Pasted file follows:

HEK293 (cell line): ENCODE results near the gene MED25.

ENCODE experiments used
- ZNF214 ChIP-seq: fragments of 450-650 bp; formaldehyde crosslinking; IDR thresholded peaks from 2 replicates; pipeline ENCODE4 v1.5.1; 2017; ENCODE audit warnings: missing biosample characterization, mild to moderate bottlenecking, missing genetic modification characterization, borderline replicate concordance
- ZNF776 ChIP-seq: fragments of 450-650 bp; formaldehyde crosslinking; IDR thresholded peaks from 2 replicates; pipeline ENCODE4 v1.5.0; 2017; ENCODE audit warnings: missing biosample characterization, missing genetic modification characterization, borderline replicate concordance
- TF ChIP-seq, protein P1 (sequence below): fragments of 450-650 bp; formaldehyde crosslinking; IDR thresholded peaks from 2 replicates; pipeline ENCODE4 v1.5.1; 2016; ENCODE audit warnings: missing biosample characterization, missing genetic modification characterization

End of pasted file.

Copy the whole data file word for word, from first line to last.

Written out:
HEK293 (cell line): ENCODE results near the gene MED25.

ENCODE experiments used
- ZNF214 ChIP-seq: fragments of 450-650 bp; formaldehyde crosslinking; IDR thresholded peaks from 2 replicates; pipeline ENCODE4 v1.5.1; 2017; ENCODE audit warnings: missing biosample characterization, mild to moderate bottlenecking, missing genetic modification characterization, borderline replicate concordance
- ZNF776 ChIP-seq: fragments of 450-650 bp; formaldehyde crosslinking; IDR thresholded peaks from 2 replicates; pipeline ENCODE4 v1.5.0; 2017; ENCODE audit warnings: missing biosample characterization, missing genetic modification characterization, borderline replicate concordance
- TF ChIP-seq, protein P1 (sequence below): fragments of 450-650 bp; formaldehyde crosslinking; IDR thresholded peaks from 2 replicates; pipeline ENCODE4 v1.5.1; 2016; ENCODE audit warnings: missing biosample characterization, missing genetic modification characterization